Wow, it seems like it's been a while since last I posted part of my series! Sorry about that, dear readers. I'm back now, though, ready to give a little inside scoop on one of my favorite characters in Veiled Rose. He is the supreme ruler of all her surveys, father of his people, the Imperial Glory of Noorhitam.
And he wanted clowns for his coronation.
Khemkhaeng-Niran Klahan, son of Molthisok-Khemkhaeng Niran, was only nine years old when his father died, possibly by nefarious means. The death of the father meant a subsequent coronation of the son, naming him once and for all the Sacred Father of the Empire. Rather a lot of responsibility for one small boy.
One small boy who should, according to his (quite possibly wicked) uncle be easy to control.
Sepertin Naga liked the look of that babyish face. It reminded him of his dear, departed sister. She had been a most pliable girl.
But there was a set to the emperor's jaw that his uncle failed to see. This jaw he had inherited from his father and a long line of emperors. Dynasties are not made of weak links. (p. 268)
Granted he's still a child. One might even say a petulant child given his insistence upon clowns at his coronation. Sepertin Naga, his uncle, sees nothing but a spoiled brat who, because he is the Imperial Glory, must be carefully catered to.
"We never have clowns," said Emperor Khemkhaeng-Niran Klahan. "Not funny ones. The only clowns I've ever seen always teach a moral."
"Such is the role and duty of those who strive in the comedic arts, to instruct and enlighten their Sacred Father."
"You, most Glorious One."
Nevertheless, if clowns the Emperor wants, clowns the emperor will have. So it is that Lionheart, under the guise of Leonard the Lightning Tongue, is brought to the Aromatic Palace and made to perform before the solemn seated upon a magnificent throne. He sees the boy and is at first ready to dismiss him as too young and too inexperienced to possibly fulfill the enormous task before him.
But one thing Emperor Klahan does not lack is courage. For though the mantel of the empire is far too great for him, still he sits under its weight, untrembling, unafraid. He knows the duty to which he was born, and he will fulfill it with honor.
Lionheart would probably have hated the boy had they met when the same age; everything about him was so carefully put together, ever word spoken with such care. At age nine, it was not a manner that would win him friends among his peers.
It might win the respect of an empire. (p.288)
I really like this character. He is full of unexpected depths, for all he is a child. He is wise beyond his years and extremely well educated. He speaks Lionheart's language with completely fluency that takes the poor jester-prince (who is himself desperately struggling to learn the complicated Noorhitamin dialects) by surprise. Klahan also knows many of the deeper, darker secrets of Lunthea Maly city, secrets his uncle does not suspect he possesses.
One cannot help but think that Emperor Klahan will have a difficult life, balancing the rule of his empire against the machinations of ambitious Sepertin Naga. And the temple, Ay-Ibunda, lurks at the very heart of his city, and it is more dangerous by far than any conniving uncle! Somehow, I think Khemkhaeng-Niran Klahan will prove himself a hero in the end, however.
And I think we all might just have to make a visit to Noorhitam again one day . . .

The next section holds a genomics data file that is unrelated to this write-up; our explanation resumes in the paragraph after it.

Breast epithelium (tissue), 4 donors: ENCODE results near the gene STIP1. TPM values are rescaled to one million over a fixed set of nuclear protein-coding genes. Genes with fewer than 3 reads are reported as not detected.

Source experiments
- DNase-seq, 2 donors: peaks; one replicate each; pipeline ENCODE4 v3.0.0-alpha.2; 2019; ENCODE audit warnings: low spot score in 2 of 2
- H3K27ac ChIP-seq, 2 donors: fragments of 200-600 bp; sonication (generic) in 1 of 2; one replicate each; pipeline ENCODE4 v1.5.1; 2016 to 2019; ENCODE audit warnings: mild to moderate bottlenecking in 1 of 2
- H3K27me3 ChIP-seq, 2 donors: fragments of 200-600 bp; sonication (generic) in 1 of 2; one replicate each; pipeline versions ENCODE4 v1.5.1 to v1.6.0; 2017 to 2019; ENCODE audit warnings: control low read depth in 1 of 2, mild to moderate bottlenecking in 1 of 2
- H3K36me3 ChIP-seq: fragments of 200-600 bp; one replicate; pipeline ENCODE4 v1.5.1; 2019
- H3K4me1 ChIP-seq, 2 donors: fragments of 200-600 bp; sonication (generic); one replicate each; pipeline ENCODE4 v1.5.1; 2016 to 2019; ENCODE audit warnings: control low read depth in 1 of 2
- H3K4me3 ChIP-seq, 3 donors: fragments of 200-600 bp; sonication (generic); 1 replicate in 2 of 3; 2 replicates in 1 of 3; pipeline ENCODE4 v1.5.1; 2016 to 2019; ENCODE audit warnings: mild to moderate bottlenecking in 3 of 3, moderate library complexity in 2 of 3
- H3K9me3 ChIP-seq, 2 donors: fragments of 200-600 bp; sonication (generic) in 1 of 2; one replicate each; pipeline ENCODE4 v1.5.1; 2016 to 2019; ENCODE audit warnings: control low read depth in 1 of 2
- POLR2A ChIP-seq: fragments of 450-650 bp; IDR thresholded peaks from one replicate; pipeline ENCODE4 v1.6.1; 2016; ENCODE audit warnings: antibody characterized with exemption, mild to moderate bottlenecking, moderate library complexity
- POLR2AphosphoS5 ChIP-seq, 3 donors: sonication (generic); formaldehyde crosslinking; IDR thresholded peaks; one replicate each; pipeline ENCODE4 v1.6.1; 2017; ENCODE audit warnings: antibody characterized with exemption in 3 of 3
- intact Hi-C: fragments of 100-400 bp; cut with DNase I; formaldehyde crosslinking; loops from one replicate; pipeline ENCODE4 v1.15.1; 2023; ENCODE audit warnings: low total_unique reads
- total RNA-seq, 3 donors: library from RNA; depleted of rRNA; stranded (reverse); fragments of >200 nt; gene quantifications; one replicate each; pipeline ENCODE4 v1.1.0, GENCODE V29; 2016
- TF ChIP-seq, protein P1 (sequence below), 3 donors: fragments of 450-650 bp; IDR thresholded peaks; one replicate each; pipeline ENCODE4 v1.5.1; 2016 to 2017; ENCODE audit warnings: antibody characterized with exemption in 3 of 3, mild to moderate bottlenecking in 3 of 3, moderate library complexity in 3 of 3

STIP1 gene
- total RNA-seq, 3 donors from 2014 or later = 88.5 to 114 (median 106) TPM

I shrieked with laughter over the peacock bits in this section of Veiled Rose. I don't suppose the bird will ever show its beak again in future stories?
I think you have every right to be pleased with the Emperor's character. He reminded me a little of Charles Wallace from A Wrinkle in Time: much older than his years, but still markedly a child in some ways. The contrast of those two things makes for a brilliant character, and I, for one, would love to see more of Emperor Klahan.
(Curiosity question: how long does it take you to type out his full name?)
Considering I have to stop and check the spelling again every time . . . a lot longer than it should! I should set a stopwatch sometime. :)
Yes, the peacock was a funny but rather odd bit to add in. You see, in HEARTLESS, Lionheart tells Una about having been given a peacock as a symbolic gift, so I couldn't very well leave it out of VEILED ROSE! But what an odd little interlude to include it was. :) I had a lot of fun with it though. I don't think Lionheart, as a rule, is much of an animal person . . .
Now that Charles Wallace has been mentioned...oh man, how did I not notice that similarity before?
I was so glad you put in the part with the peacock! And I did love the character of Klahan, and hope to see him again!
Klahan was a great character. So wise! I honestly didn't expect him to be able to help Lionheart. Love it though that he knew exactly where to go and that he didn't betray anything in court.
And I agree, he and Noorhitam should be visited again one day. There's too much history, knowledge and power there to leave out.
I just discovered your work, Anne and simply can't wait to read the Tales of Goldstone wood! The book covers are incredible and are enough to make me pick up the book even without the intriguing plot lines!
Yes, I would love to visit Noorhitam again! I enjoyed reading about it!
I was like Abigail Hartman. I also read out loud the parts when Lionheart was trying to speak the foreign language to my family, and we all laughed histerically. Because of this, I've finally been able to convince one of my sisters to read the book Heartless.
I was actually impressed with the young emperor's maturity. For a child, he seemed to understand well the "secret" interests of his uncle. I seriously hope that we meet him again. Perhaps, in a story of his own?
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